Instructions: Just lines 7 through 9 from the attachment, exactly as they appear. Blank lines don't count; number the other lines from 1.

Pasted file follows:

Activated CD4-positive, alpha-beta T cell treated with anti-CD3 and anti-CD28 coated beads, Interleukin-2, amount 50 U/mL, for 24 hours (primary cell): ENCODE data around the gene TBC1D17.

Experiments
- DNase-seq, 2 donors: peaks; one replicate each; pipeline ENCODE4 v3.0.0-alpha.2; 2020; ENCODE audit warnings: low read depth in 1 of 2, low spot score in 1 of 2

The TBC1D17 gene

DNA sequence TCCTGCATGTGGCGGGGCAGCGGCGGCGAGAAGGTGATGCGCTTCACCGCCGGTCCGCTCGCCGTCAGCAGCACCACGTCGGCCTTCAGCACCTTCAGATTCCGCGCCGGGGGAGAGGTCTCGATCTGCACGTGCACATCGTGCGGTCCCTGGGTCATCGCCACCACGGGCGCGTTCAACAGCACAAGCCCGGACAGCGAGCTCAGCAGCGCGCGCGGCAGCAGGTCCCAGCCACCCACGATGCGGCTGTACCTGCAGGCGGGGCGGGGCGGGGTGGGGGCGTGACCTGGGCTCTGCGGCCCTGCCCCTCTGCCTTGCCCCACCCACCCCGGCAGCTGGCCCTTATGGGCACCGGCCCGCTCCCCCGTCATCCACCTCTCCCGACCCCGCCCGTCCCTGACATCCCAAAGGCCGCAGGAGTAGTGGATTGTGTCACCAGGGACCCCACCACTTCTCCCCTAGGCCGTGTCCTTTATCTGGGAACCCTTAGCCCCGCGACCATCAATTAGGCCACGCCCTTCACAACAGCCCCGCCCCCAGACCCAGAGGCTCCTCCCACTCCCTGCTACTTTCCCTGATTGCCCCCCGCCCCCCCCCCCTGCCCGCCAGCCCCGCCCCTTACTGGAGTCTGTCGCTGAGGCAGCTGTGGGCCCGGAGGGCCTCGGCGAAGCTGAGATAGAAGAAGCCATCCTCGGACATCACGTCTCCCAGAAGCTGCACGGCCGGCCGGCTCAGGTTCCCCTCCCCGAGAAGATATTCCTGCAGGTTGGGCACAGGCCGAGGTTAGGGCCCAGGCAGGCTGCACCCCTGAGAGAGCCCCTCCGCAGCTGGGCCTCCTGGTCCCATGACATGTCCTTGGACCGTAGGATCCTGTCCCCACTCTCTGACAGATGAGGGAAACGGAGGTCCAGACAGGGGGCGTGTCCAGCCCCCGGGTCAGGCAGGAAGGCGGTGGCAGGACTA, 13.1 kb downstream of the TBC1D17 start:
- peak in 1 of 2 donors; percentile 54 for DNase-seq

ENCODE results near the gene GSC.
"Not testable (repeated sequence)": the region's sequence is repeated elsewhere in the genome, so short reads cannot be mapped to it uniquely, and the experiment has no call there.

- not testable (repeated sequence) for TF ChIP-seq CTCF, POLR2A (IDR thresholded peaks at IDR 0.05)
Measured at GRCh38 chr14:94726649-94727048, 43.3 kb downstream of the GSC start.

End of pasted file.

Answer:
ENCODE results near the gene GSC.
"Not testable (repeated sequence)": the region's sequence is repeated elsewhere in the genome, so short reads cannot be mapped to it uniquely, and the experiment has no call there.

- not testable (repeated sequence) for TF ChIP-seq CTCF, POLR2A (IDR thresholded peaks at IDR 0.05)